In trying to build up the page views and conversions on your website, you may be tempted to take the shotgun approach to traffic building. This is only natural and, in the beginning, it’s actually not that terrible of an idea. You may work on improving the SEO of your website, for example, to help drive more traffic from the search engines. You might work to grow your mailing list, so you get more return traffic from your email subscribers. You might develop your social media presence, so you get more referrals from Facebook and Twitter.
The thing is that this traffic is not all made alike and you’re not going to get the same return on investment (ROI) on all of these channels. Some stuff is just going to work better stuff, and this leads us right back to the Pareto Principle. Just as a quick refresher, the Pareto Principle states that 80% of the output comes from 20% of the input. You’ll find this just about everywhere. 80% of the world’s wealth is held by 20% of the people. And 80% of your income comes from 20% of your work.
So, what does this mean in the context of growing the number of unique monthly visitors you get on your website? What does it mean in terms of getting more referrals, more clicks, and more conversions? As with so much else in the world of Internet marketing, it boils down to the numbers. And that’s why you need to keep close tabs on your metrics.
When you log into your Google Analytics account, you can see the different sources of web traffic that you are receiving. You can see the percentage of page views that are coming from organic Google searches, the percentage of views coming from backlinks on other sites, and the percentage coming from social networks like Facebook. If you’ve been tracking how much time and effort you’ve been putting into each of these groupings, you can work out a rough ROI.
The key take-home lesson from the 80/20 rule is that you can learn how to work more efficiently. If you find that you are spending a lot of time promoting your content on Twitter, but Twitter referrals account for a minuscule amount of traffic, then your efforts may be better spent elsewhere. Maybe you see that Facebook is driving more traffic for you. By ramping up your efforts there, you’ll likely enjoy greater gains than if you tried to bring your Twitter numbers up to par.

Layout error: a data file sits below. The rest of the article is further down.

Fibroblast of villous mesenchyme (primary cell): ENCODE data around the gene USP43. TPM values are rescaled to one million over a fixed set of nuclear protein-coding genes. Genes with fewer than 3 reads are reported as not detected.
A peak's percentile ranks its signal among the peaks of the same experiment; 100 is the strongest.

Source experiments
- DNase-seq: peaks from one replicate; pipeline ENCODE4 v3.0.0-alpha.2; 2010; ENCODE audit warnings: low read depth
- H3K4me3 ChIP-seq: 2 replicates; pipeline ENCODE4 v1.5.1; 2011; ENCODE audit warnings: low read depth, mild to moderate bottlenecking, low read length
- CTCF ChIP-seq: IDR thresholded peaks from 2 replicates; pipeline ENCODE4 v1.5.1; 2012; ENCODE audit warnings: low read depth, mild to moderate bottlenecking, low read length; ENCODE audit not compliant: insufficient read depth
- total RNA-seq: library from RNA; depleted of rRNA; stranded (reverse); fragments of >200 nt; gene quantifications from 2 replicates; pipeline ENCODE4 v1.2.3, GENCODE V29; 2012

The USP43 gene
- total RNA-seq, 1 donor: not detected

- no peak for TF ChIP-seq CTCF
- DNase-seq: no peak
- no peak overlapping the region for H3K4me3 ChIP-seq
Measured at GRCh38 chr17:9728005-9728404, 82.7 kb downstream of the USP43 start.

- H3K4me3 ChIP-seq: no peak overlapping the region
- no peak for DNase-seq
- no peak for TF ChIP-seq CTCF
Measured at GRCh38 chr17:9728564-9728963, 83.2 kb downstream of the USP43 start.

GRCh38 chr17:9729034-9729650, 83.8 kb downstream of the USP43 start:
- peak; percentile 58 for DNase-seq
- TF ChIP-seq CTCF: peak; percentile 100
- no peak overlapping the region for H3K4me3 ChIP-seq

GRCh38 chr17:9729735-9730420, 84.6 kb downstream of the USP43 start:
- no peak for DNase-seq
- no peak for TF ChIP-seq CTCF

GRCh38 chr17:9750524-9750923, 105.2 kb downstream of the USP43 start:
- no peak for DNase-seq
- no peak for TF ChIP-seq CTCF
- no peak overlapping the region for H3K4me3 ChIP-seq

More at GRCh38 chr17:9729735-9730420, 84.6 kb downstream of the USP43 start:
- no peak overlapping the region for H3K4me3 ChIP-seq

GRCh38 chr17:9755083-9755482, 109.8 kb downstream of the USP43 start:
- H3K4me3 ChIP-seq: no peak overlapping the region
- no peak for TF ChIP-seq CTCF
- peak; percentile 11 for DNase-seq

Once again, though, you have to remember that not all traffic is made alike. Maybe Facebook is sending your website a lot of unique visitors and page views, but maybe these visitors aren’t fulfilling your call to action. They’re not signing up for your membership program, or they’re not buying your ebook. They just come, read a post, and bounce right on out.
Hypothetically speaking, perhaps the traffic coming from your email newsletter is comparatively much smaller. The actual number of visitors might be far less than what you’re getting through social media, but these users are converting at a far higher level. Again, you have to ensure you have the right tracking tools in place for this kind of analysis. With this hypothetical example, your newsletter traffic is far more valuable than your social media traffic. It might pay to spend more time there rather than working on your SEO, for example.
It all starts with having the right data in your hands so you can make the best-educated decision. You are only one person and you only have so much time. After you’ve figured out where your efforts are best utilized, you can concentrate, and then diversify again down the road. By that time, the 80% of your income is going to be a much larger number, and you can better enjoy the dot com lifestyle as a result.